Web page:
Now that the NBA action is rolling and college hoops begin next week, let’s take a deeper dive into the coaching principles from these famed coaches and how they apply to coaching radio and podcast talent.
Because of his unparalleled coaching success, John Wooden was nicknamed “The Wizard of Westwood” (Westwood is the area of Los Angeles where UCLA is located). Wooden’s definition of coaching was, “A coach is someone who can give correction without causing resentment.”
This definition aligns with The Randy Lane Company’s coaching philosophy. We deliver coaching recommendations in a clear, direct, and non-personal matter-of-fact way.
John Wooden’s coaching methodology focused on six principles. They are followed by how they apply to coaching personalities:
- Conditioning: Never be outworked in a game. Not to be outworked by competitors is to out-plan them. Planning is the key to killer content, and it gives the show confidence to be spontaneous and go off the plan.
- Teamwork: Players need to be unselfish. Ensemble shows succeed best with an unselfish host who shares mic time with the cohosts and gets maximum contributions from the whole team.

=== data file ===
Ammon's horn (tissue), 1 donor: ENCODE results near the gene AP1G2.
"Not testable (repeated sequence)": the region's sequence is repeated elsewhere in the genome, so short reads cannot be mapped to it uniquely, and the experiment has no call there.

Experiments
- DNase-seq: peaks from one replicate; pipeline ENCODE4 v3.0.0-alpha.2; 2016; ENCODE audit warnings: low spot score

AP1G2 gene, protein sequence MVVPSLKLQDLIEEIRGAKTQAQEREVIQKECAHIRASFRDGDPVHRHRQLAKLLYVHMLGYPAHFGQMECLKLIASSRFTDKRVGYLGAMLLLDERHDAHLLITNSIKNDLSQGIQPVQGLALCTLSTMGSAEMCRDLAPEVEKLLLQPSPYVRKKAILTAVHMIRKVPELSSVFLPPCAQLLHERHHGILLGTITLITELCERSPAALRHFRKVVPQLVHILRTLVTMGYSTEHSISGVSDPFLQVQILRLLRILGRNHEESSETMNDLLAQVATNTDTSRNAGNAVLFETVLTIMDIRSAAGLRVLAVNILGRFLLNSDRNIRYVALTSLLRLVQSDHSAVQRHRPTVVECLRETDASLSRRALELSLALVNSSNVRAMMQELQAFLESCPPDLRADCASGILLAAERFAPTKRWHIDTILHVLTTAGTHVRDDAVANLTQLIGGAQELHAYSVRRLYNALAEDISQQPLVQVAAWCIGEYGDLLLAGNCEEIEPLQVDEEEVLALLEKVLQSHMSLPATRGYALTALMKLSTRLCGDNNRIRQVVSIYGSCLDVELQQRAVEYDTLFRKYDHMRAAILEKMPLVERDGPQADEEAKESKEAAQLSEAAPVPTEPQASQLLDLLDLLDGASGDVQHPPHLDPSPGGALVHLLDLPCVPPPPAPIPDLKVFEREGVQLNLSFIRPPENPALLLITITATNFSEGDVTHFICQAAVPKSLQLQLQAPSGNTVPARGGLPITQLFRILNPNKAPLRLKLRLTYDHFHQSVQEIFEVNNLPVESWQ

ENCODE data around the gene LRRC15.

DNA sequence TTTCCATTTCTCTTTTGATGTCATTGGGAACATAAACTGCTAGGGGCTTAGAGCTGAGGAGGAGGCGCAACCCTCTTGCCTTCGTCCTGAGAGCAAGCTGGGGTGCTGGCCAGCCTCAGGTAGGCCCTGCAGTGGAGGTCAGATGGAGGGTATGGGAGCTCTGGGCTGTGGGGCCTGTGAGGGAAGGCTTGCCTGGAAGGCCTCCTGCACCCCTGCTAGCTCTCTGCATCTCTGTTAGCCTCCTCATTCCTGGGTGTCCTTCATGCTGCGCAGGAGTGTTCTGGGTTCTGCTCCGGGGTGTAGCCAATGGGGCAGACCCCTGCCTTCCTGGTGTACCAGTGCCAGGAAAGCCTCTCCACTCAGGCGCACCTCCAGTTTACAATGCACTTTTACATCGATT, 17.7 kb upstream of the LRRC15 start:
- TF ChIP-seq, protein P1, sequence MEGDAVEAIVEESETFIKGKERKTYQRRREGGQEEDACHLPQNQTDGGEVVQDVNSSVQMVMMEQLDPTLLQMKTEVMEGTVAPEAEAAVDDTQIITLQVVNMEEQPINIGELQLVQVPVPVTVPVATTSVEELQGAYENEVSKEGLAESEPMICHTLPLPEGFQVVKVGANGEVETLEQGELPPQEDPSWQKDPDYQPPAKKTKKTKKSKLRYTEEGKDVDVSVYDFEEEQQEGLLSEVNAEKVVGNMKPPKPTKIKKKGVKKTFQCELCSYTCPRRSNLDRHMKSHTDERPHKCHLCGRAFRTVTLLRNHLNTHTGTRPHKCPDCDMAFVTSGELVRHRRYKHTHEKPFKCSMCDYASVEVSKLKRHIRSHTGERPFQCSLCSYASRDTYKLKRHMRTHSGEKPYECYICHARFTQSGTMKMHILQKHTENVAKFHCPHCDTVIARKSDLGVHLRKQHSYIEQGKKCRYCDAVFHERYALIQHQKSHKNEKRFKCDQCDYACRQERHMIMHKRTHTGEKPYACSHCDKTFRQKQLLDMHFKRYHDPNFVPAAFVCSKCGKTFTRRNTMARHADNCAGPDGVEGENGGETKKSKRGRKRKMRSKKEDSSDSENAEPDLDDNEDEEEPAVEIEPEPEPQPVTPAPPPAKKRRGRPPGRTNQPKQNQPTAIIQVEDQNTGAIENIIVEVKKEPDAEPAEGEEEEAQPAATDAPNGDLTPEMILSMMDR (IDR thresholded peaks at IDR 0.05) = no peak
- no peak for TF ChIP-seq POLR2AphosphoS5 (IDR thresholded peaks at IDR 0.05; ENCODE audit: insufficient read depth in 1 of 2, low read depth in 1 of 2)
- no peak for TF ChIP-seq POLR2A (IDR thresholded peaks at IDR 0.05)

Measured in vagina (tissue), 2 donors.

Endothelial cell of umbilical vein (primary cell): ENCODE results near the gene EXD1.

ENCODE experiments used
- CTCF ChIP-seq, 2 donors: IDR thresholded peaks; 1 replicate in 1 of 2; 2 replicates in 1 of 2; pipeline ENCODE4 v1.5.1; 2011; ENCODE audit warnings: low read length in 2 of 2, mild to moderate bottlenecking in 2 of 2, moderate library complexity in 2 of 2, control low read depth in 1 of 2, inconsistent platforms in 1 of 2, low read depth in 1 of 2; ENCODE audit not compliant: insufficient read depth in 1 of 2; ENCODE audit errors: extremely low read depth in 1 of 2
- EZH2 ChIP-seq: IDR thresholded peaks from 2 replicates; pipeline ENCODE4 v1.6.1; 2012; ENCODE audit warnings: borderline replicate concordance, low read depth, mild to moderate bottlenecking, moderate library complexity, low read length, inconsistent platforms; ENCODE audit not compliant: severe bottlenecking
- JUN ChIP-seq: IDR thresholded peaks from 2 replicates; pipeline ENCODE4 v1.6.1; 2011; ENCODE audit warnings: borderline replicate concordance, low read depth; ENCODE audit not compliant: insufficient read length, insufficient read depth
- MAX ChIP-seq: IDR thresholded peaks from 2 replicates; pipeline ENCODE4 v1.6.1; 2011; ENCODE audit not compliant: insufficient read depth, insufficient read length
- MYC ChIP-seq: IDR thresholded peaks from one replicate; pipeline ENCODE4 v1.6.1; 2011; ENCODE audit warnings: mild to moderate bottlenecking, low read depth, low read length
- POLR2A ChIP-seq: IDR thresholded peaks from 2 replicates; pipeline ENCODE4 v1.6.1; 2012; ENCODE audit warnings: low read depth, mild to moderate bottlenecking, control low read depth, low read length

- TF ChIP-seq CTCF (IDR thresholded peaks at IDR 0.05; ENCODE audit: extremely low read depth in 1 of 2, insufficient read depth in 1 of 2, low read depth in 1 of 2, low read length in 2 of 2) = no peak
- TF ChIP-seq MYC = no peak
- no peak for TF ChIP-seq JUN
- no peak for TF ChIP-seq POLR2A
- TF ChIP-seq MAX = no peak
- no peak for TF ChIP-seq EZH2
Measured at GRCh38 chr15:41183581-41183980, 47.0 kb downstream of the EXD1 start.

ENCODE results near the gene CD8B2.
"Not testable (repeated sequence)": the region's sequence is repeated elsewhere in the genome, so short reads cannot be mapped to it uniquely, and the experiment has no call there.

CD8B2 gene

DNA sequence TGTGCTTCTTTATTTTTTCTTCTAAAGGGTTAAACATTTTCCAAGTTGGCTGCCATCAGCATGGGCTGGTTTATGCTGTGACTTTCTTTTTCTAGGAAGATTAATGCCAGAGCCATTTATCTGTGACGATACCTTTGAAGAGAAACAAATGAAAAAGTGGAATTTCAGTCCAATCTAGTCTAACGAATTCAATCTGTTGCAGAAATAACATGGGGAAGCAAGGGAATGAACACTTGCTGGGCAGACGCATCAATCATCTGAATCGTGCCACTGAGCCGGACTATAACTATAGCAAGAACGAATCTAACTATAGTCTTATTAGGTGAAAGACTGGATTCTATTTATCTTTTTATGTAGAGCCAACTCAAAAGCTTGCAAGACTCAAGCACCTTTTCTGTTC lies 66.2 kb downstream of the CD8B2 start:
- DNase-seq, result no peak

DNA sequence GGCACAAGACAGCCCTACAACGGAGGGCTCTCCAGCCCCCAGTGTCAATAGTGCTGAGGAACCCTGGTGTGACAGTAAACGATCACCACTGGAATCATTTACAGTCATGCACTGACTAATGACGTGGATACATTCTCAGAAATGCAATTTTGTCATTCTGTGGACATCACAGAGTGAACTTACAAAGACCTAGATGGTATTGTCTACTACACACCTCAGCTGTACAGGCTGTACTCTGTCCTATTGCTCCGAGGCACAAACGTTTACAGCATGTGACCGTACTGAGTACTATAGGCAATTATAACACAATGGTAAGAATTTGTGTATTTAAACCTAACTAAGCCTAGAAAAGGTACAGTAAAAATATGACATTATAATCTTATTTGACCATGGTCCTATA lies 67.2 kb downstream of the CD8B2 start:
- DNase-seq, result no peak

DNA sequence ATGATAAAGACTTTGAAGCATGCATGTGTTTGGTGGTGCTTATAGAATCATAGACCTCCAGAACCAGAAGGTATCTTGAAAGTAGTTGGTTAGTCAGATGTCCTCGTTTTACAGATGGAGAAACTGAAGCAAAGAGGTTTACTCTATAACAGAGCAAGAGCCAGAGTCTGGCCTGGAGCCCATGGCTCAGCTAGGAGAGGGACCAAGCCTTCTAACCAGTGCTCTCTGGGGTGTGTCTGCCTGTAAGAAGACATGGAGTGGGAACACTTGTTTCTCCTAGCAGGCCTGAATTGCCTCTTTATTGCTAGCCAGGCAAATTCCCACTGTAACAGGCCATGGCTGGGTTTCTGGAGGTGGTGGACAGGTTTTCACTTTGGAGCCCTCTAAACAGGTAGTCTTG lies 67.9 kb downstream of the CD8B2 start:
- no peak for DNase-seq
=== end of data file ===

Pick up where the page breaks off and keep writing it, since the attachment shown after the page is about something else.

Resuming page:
- Success: It’s the peace of mind that comes from knowing you did your best. Coach Wooden never uttered the word win. Rather than emphasizing ratings and downloads, focus on getting maximum performance out of talent, and measurable results will follow.
- Emotion: Avoid charging up your players. Coach Wooden believed that charging up players created artificial peaks that are followed by valleys. Stay focused on high performance and don’t get too excited over wins or losses.
- Training: Players who practice well, play well. Meticulous planning as a team and individually is the key to excellent execution.
- Teaching: Learning is best done through repetition. Continually reinforce important coaching points verbally and in writing.
Covid cutbacks and layoffs have further crunched time for brand managers and program directors. However, talent development must be high on the priority list since talent has become the key component for creating brand depth and differentiation for radio stations.
Next week, we’ll delve into legendary coach Phil Jackson’s coaching tenets and how they relate to coaching talent.
Thanks to Vallie Richard Donovan consultant Mike Donovan for the idea and his contributions to this article.
Randy Lane launched his media talent coaching and personal brand development company in 1996. He can be contacted by phone at 805.231.5746 or email at [email protected].